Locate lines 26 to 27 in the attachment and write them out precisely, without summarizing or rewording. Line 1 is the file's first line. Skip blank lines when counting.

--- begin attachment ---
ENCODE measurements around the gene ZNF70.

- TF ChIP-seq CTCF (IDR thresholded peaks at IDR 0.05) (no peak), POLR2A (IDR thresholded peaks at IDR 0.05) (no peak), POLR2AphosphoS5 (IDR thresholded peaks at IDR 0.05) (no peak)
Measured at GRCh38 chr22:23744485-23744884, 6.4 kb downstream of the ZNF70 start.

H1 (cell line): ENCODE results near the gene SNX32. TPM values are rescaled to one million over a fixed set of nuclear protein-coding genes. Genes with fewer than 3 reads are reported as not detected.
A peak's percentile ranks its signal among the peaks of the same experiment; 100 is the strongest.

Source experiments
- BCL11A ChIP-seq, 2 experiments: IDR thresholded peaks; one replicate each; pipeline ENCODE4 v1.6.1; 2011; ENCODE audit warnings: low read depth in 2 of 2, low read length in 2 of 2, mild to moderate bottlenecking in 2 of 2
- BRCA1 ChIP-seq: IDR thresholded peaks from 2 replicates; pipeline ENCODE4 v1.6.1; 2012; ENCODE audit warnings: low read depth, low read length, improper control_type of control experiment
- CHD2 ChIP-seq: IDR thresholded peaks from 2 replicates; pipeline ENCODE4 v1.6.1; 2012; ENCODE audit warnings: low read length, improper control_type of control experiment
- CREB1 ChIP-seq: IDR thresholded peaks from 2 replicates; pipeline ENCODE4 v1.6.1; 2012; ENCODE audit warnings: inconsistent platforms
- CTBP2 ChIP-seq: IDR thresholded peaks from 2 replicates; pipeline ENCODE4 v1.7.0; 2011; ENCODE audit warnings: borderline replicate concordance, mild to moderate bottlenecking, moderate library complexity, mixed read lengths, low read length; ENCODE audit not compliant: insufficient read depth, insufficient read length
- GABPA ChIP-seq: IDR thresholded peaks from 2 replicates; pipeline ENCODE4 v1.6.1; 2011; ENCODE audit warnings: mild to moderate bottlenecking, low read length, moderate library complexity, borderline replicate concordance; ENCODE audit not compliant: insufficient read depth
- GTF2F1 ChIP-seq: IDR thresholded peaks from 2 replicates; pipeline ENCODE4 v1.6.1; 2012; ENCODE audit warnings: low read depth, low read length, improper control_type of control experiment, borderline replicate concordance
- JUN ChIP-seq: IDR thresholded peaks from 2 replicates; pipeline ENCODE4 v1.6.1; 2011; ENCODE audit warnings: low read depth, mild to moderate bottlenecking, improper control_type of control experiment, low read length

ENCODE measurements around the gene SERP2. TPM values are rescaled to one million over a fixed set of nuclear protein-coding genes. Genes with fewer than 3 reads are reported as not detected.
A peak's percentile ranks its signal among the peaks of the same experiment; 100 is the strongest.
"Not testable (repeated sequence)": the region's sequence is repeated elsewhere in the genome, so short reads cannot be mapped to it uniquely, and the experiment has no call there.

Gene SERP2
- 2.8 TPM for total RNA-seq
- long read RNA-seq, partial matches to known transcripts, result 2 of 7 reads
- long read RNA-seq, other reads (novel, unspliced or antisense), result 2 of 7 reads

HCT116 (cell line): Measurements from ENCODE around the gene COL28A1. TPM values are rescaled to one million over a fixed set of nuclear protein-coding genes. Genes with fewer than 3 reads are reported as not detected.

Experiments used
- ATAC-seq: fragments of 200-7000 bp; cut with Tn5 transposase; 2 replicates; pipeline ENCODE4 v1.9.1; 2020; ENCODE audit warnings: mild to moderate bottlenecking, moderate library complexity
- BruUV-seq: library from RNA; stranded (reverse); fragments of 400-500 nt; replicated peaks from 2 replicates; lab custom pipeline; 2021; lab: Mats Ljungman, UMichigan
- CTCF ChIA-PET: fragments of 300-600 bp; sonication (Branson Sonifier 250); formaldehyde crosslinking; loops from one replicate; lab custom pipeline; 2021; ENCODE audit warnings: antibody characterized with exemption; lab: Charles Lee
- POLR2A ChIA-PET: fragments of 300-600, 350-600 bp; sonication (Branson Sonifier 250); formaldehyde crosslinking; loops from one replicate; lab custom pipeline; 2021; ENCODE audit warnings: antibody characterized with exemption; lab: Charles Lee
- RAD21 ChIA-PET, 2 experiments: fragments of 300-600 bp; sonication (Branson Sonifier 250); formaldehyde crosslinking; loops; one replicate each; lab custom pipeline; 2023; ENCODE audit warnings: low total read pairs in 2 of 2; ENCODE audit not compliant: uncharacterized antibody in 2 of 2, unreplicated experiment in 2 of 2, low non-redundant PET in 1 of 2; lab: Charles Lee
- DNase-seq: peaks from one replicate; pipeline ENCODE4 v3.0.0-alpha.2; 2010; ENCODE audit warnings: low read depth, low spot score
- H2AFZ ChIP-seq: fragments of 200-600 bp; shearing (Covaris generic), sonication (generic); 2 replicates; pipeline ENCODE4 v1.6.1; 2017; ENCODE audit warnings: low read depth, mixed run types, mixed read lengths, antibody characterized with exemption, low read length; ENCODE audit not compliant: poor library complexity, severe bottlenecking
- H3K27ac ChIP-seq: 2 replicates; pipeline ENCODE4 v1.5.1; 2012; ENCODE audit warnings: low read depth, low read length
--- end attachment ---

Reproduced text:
- CTCF ChIA-PET: fragments of 300-600 bp; sonication (Branson Sonifier 250); formaldehyde crosslinking; loops from one replicate; lab custom pipeline; 2021; ENCODE audit warnings: antibody characterized with exemption; lab: Charles Lee
- POLR2A ChIA-PET: fragments of 300-600, 350-600 bp; sonication (Branson Sonifier 250); formaldehyde crosslinking; loops from one replicate; lab custom pipeline; 2021; ENCODE audit warnings: antibody characterized with exemption; lab: Charles Lee